Grundy County Sheriffs lip syncs The Dillards

As the lip sync challenge continues to make its way across the United States via Facebook, more and more police departments are taking on the challenge and helping to show a more light-hearted side of law enforcement. Yesterday, we highlighted Sheriff Bryan Ward of Hardy County, WV, who offered viewers a simple yet heartfelt version of Blue Highway’s Wondrous Love. Today, we have the men of the Grundy County Sheriff’s Department in Altamont, TN, channeling the Dillards – or as most folks outside the world of bluegrass know them, the “Darlings.”

The county sheriff and several other officers within the department take part in the video, doing a fine impersonation of the solemn Darling brothers singing Dooley, complete with bluegrass – and sort-of-bluegrass- instruments. According to Sheriff Clint Shrum, they picked Dooley for several reasons.

“We wanted something simple and family-oriented,” Shrum said. “If anyone has ever watched The Andy Griffith Show they remember the Darlings. Second, just this spring Bluegrass Underground made Grundy County their home. The Caverns, located in Pelham, TN, houses Bluegrass Underground. This has been a huge draw for our county.”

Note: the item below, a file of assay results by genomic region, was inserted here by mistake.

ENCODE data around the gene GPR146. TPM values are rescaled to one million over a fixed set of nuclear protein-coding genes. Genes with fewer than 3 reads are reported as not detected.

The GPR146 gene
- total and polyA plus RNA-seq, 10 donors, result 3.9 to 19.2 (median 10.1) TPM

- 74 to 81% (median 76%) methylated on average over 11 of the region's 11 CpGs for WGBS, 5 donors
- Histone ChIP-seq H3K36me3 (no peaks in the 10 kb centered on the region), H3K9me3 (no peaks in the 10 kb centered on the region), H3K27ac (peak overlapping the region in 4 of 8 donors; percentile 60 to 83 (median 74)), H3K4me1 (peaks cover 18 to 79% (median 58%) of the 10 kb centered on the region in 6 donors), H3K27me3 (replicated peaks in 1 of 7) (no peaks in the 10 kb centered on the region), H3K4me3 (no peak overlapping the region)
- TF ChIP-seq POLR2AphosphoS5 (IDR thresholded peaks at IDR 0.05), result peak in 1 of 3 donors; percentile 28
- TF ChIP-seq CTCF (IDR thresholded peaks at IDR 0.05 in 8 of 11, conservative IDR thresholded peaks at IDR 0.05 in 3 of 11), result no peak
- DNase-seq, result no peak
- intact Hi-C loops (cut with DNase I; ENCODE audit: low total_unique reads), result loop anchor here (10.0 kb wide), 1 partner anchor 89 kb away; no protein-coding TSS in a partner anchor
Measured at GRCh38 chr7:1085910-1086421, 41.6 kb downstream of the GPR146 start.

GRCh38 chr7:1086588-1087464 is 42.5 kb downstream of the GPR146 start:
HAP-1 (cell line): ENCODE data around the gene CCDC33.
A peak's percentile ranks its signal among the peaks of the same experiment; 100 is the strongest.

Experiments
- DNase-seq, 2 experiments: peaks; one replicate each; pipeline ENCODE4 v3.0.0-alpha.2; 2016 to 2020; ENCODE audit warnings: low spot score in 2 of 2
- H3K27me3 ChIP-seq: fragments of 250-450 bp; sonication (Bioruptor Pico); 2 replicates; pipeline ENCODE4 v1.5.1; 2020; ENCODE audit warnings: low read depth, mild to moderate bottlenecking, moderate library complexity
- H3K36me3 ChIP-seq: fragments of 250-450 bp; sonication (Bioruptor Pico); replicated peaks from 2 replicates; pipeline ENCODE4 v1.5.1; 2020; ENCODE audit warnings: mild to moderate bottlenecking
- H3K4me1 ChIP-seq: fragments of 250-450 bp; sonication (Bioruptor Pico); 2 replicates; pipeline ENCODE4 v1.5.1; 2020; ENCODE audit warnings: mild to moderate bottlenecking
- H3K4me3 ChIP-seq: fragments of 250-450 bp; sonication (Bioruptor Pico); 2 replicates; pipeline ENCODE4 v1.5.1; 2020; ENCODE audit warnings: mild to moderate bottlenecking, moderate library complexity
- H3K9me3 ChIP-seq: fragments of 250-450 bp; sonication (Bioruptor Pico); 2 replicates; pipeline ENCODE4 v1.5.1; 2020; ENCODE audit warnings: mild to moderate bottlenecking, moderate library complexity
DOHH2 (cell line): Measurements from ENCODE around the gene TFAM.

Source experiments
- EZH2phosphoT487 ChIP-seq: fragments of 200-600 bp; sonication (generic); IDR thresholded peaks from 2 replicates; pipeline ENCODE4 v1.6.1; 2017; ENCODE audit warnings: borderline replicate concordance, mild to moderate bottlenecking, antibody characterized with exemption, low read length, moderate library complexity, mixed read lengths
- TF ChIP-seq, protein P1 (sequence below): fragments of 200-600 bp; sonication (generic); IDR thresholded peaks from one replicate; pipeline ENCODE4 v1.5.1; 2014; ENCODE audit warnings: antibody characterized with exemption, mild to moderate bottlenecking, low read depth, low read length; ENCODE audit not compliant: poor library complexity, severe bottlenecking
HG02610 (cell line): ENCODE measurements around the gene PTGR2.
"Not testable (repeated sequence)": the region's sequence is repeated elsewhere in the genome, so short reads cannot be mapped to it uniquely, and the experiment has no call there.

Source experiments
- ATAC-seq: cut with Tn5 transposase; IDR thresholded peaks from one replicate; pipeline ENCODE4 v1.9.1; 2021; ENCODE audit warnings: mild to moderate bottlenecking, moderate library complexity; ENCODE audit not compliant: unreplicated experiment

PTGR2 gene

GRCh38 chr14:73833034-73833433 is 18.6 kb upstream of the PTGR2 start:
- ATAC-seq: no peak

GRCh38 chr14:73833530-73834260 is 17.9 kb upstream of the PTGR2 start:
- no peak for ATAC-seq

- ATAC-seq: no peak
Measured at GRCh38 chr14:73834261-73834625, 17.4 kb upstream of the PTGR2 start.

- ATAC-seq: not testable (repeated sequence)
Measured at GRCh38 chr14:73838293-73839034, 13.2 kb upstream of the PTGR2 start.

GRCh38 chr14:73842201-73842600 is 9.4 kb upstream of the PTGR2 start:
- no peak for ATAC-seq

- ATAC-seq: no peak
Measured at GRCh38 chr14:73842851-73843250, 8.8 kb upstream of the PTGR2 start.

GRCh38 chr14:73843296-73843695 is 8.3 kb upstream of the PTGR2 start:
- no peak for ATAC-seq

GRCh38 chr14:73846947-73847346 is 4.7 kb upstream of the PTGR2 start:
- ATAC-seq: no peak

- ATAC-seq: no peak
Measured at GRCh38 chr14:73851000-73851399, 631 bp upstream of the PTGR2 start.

Additionally, Shrum said they chose the song to honor the memory of Berry Dooley, a former law enforcement officer who worked for over 40 years in and around Grundy County. “Most of his career was dedicated to the people of Grundy,” Shrum said. “He was a legend in these parts so we wanted it to be sort of a private tribute to him.”

While the officers in the video appear to be playing along with the song, only three of them are actually musicians. Shrum, who is playing guitar, plays drums. Deputy Avery McGinness, who is behind Shrum on the banjo, plays guitar. Deputy Greg Shadwick, who is on the other banjo, is currently learning to play it. Also appearing in the video are Chief Tony Bean (mandolin), Deputy Billy Harris (garden hoe), Sgt. T.J. Bean (shovel), Sgt. Larry Sims (stand-up bass), and SRO Jeremy Thomas (jug). 

You can watch the video on Facebook.

Even the inmates in Grundy County contributed to the video. While most of the instruments were the officers’ own or borrowed from their churches, an inmate made the mandolin and stand-up bass for them. 

Let’s keep the bluegrass lip syncs coming!  

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About the Author

John Curtis Goad

John Goad is a graduate of the East Tennessee State University Bluegrass, Old Time & Country Music program, with a Masters degree in both History and Appalachian Studies from ETSU.